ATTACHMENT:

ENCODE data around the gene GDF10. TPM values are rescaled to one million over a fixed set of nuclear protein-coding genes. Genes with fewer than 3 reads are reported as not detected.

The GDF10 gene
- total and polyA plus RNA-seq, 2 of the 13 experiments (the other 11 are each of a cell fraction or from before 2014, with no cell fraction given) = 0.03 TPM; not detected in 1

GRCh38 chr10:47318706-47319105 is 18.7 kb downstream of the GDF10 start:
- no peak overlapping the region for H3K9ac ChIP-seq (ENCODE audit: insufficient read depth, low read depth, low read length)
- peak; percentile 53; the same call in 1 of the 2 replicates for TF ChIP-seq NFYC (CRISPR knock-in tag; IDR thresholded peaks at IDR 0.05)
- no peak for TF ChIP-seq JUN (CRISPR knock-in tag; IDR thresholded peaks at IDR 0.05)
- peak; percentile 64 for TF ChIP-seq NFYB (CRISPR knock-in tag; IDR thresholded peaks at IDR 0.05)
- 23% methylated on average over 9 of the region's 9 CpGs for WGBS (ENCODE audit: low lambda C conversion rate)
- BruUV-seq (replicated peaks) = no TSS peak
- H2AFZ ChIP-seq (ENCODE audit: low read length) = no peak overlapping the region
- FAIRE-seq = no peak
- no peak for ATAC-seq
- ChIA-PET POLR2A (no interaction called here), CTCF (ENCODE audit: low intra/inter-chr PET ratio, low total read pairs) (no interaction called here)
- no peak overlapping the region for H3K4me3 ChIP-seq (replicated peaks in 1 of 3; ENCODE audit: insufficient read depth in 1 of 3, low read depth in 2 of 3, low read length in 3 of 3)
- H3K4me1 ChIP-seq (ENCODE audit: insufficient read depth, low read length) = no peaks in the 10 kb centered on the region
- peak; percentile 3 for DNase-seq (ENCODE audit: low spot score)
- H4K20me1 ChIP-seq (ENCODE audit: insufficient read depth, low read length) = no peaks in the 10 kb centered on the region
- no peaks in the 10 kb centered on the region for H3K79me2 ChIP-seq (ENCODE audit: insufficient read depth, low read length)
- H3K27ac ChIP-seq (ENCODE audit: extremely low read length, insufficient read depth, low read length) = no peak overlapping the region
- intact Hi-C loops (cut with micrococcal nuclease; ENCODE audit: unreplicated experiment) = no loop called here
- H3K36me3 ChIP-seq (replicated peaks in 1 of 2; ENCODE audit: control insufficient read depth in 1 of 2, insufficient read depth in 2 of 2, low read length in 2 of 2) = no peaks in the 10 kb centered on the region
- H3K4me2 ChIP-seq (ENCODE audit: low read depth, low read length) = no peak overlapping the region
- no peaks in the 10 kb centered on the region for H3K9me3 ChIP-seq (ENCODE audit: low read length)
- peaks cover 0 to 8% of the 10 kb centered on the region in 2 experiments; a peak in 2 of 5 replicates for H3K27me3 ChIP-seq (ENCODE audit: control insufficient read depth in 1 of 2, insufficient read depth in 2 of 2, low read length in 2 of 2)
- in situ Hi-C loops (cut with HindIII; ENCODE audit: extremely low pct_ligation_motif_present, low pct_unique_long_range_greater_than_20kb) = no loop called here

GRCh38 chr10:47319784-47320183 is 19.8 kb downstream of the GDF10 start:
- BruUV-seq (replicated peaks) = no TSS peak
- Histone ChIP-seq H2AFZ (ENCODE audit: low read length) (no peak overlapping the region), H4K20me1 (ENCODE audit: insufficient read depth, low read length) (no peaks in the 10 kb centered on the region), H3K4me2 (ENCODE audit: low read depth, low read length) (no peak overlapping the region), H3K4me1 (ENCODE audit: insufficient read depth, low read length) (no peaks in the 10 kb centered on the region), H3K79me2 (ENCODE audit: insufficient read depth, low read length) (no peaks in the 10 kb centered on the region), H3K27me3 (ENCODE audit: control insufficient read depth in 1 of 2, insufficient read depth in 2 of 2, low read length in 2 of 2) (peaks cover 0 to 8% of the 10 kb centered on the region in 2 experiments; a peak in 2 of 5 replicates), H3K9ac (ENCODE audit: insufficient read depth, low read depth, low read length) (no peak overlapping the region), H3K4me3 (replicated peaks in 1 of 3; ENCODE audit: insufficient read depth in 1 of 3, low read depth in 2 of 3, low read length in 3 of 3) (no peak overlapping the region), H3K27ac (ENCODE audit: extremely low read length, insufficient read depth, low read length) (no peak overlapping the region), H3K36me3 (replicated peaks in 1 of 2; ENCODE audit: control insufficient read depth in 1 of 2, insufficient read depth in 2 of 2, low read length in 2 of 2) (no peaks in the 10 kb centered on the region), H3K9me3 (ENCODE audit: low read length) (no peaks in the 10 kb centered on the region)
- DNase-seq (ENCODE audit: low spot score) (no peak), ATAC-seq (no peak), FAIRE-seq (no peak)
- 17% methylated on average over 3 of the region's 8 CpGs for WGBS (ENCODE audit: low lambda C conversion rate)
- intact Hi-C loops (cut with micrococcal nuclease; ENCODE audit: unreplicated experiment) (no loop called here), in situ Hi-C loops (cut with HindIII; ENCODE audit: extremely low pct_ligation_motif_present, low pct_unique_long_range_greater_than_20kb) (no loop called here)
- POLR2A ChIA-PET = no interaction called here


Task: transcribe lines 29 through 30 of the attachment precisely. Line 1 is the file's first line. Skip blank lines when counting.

- Histone ChIP-seq H2AFZ (ENCODE audit: low read length) (no peak overlapping the region), H4K20me1 (ENCODE audit: insufficient read depth, low read length) (no peaks in the 10 kb centered on the region), H3K4me2 (ENCODE audit: low read depth, low read length) (no peak overlapping the region), H3K4me1 (ENCODE audit: insufficient read depth, low read length) (no peaks in the 10 kb centered on the region), H3K79me2 (ENCODE audit: insufficient read depth, low read length) (no peaks in the 10 kb centered on the region), H3K27me3 (ENCODE audit: control insufficient read depth in 1 of 2, insufficient read depth in 2 of 2, low read length in 2 of 2) (peaks cover 0 to 8% of the 10 kb centered on the region in 2 experiments; a peak in 2 of 5 replicates), H3K9ac (ENCODE audit: insufficient read depth, low read depth, low read length) (no peak overlapping the region), H3K4me3 (replicated peaks in 1 of 3; ENCODE audit: insufficient read depth in 1 of 3, low read depth in 2 of 3, low read length in 3 of 3) (no peak overlapping the region), H3K27ac (ENCODE audit: extremely low read length, insufficient read depth, low read length) (no peak overlapping the region), H3K36me3 (replicated peaks in 1 of 2; ENCODE audit: control insufficient read depth in 1 of 2, insufficient read depth in 2 of 2, low read length in 2 of 2) (no peaks in the 10 kb centered on the region), H3K9me3 (ENCODE audit: low read length) (no peaks in the 10 kb centered on the region)
- DNase-seq (ENCODE audit: low spot score) (no peak), ATAC-seq (no peak), FAIRE-seq (no peak)